I just learned about the Monty Hall problem and found it quite amazing. So I thought about extending the problem a bit to understand more about it.

In this modification of the Monty Hall Problem, instead of three doors, we have four (or maybe n) doors, one with a car and the other three (or n−1) with a goat each (I want the car).

We need to choose any one of the doors. After we have chosen the door, Monty deliberately reveals one of the doors that has a goat and asks us if we wish to change our choice.

So should we switch the door we have chosen, or does it not matter if we switch or stay with our choice?

It would be even better if we knew the probability of winning upon switching given that Monty opens k doors.

**Answer**

*I decided to make an answer out of my comment, just for the heck of it.*

## n doors, k revealed

Suppose we have n doors, with a car behind 1 of them. The probability of choosing the door with the car behind it on your first pick, is 1n.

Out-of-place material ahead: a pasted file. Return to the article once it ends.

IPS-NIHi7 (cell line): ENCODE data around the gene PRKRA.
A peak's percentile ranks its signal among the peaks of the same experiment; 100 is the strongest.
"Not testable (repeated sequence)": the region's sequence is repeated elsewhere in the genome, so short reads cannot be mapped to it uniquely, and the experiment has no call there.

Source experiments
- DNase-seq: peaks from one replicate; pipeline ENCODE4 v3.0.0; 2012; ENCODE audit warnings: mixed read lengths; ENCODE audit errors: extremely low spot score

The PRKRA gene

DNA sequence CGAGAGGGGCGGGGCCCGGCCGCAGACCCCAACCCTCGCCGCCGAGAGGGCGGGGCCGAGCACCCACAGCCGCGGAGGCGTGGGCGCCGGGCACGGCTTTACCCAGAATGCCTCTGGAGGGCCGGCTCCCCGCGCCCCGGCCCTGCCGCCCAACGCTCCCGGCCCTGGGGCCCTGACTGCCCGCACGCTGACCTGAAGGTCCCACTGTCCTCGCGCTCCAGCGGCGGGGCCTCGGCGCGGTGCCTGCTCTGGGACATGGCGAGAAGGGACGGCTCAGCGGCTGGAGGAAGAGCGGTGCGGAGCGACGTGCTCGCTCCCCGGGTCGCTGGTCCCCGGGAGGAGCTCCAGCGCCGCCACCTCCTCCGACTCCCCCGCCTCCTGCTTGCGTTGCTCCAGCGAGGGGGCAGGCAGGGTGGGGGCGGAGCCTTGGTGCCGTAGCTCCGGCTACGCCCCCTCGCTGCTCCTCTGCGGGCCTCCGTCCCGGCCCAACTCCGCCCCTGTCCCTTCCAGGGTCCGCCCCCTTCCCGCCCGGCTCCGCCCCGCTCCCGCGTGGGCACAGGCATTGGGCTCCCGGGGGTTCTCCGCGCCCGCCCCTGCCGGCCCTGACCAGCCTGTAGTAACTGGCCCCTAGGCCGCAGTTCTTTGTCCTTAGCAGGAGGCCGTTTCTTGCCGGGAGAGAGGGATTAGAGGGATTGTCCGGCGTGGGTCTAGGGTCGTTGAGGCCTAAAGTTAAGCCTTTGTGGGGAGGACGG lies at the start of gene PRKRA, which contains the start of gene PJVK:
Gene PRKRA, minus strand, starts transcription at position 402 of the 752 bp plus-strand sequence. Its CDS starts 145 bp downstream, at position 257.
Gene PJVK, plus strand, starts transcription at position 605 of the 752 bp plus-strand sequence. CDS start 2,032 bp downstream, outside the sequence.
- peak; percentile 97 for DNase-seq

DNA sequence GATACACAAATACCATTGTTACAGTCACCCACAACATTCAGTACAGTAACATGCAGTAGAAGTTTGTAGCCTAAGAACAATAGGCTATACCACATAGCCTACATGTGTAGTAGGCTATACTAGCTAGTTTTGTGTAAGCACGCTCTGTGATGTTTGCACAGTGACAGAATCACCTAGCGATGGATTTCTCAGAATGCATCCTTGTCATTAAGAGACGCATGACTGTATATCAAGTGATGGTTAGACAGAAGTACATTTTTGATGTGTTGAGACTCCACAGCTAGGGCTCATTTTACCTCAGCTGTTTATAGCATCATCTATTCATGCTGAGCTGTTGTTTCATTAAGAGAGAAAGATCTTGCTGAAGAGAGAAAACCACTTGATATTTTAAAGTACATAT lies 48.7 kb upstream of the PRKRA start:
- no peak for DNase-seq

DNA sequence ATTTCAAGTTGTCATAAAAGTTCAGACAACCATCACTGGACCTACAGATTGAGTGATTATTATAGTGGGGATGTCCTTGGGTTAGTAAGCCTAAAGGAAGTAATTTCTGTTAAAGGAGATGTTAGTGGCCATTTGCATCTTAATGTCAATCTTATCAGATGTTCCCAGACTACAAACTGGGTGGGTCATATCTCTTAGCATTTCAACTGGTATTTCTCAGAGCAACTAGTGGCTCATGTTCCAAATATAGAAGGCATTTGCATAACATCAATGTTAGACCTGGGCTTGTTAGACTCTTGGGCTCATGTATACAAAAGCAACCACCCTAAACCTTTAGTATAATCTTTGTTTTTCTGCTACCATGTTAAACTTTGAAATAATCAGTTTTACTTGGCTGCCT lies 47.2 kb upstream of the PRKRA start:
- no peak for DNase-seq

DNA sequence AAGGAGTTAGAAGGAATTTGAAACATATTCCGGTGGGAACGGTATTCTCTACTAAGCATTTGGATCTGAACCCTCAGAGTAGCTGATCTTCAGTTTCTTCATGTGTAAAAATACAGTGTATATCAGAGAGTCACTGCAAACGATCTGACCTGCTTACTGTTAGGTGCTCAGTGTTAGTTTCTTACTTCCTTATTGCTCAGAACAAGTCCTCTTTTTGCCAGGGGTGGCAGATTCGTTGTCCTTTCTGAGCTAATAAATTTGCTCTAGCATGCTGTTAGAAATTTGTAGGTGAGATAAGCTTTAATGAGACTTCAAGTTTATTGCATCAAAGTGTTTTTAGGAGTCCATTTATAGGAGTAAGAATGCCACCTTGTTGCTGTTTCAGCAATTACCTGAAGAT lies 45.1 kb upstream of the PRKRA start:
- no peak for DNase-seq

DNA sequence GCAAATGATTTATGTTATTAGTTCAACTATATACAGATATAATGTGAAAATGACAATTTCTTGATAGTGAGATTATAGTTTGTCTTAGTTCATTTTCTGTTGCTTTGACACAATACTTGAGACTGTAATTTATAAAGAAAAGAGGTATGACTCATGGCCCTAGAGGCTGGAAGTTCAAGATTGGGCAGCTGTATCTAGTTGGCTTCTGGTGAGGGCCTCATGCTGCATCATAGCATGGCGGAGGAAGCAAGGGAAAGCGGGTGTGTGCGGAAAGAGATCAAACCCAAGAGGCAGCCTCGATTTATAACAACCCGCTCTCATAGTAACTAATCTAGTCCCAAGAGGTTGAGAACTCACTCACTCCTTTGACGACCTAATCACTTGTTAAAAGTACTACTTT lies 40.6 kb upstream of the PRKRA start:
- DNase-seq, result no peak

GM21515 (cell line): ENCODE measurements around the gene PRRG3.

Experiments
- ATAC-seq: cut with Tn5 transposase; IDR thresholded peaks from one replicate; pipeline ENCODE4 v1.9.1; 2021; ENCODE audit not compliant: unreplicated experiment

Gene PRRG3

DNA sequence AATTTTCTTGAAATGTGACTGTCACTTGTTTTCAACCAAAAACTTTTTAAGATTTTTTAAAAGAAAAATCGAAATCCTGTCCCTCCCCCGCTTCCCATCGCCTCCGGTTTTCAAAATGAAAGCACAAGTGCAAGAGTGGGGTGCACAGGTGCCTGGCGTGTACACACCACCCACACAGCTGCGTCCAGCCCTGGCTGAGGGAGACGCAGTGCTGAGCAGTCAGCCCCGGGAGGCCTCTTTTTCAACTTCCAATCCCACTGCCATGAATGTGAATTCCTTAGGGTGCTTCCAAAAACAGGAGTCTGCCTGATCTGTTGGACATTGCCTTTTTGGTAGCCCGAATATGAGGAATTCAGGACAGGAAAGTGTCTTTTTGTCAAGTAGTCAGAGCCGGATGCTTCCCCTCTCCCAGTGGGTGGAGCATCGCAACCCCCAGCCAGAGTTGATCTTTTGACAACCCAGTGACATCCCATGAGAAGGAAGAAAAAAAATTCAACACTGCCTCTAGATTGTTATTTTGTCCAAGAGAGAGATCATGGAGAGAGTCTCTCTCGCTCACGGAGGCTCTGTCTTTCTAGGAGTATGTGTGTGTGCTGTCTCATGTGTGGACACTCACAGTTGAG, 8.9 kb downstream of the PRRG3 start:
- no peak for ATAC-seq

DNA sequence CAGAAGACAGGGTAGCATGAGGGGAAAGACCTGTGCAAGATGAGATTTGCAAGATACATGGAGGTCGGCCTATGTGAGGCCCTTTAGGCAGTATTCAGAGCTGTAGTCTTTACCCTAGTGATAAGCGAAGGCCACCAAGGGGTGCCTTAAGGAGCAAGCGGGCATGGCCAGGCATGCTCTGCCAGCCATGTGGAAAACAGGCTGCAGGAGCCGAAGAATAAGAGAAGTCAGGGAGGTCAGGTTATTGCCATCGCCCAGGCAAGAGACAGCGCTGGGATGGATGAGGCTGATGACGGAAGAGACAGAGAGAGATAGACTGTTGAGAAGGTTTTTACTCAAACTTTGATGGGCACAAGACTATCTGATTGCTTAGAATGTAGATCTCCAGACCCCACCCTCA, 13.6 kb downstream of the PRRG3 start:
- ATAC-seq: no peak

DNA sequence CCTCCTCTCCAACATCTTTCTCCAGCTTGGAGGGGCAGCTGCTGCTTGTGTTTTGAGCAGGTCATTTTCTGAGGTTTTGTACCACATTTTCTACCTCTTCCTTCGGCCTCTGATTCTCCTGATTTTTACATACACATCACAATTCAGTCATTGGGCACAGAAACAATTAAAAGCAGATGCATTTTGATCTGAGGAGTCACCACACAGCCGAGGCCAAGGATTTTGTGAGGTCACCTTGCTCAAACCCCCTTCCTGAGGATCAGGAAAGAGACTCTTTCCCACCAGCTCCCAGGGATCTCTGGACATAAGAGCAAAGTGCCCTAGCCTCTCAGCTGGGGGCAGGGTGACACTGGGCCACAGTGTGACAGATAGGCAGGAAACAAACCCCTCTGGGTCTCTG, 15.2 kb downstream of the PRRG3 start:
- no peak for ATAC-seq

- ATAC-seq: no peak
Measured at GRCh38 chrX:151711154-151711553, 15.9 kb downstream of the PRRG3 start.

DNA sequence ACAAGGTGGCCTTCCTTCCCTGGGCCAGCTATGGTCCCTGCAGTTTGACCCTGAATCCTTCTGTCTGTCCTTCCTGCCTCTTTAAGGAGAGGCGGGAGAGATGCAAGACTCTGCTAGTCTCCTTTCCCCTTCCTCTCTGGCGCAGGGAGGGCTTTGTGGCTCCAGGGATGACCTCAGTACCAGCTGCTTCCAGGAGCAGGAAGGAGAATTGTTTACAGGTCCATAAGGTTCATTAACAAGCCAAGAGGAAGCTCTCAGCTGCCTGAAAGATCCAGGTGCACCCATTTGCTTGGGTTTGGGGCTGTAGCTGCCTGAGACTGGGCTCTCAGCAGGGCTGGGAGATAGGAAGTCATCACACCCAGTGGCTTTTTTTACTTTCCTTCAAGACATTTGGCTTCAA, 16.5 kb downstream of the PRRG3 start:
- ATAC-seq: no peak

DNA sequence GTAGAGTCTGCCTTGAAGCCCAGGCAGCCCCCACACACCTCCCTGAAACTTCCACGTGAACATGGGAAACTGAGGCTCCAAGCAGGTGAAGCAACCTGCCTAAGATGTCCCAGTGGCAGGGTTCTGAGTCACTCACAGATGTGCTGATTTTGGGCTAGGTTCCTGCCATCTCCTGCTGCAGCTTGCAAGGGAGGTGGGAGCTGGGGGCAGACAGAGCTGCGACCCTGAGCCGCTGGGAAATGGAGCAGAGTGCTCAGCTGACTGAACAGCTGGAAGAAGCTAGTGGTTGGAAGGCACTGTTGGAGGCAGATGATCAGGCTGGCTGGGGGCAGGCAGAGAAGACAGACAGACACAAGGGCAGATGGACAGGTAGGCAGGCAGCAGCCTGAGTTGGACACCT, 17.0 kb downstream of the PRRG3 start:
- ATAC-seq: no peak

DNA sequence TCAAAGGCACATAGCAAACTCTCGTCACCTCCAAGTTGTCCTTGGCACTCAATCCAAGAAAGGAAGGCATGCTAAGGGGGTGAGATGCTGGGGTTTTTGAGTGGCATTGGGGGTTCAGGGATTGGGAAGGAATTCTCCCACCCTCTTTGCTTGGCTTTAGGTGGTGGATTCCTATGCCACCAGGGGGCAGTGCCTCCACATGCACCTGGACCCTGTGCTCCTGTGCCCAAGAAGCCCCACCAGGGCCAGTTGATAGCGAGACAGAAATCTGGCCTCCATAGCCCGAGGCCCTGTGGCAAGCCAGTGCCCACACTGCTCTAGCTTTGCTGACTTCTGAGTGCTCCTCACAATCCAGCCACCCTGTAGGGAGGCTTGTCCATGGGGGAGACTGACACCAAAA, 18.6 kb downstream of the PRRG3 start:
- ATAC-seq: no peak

Monty then opens k doors, where 0≤k≤n−2 (he has to leave your original door and at least one other door closed).

The probability of picking the car if you choose a different door, is the chance of not having picked the car in the first place, which is n−1n, times the probability of picking it *now*, which is 1n−k−1. This gives us a total probability of n−1n⋅1n−k−1=1n⋅n−1n−k−1≥1n

**No doors revealed**

If Monty opens no doors, k=0 and that reduces to 1n, which means your odds remain the same.

**At least one door revealed**

For all k>0, n−1n−k−1>1 and so the probabilty of picking the car on your second guess is greater than 1n.

**Maximum number of doors revealed**

If k is at its maximum value of n−2, the probability of picking a car after switching becomes 1n⋅n−1n−(n−2)−1=1n⋅n−11=n−1n

For n=3, this is the solution to the original Monty Hall problem.

Switch.

**Attribution***Source : Link , Question Author : Shaurya Gupta , Answer Author : Community*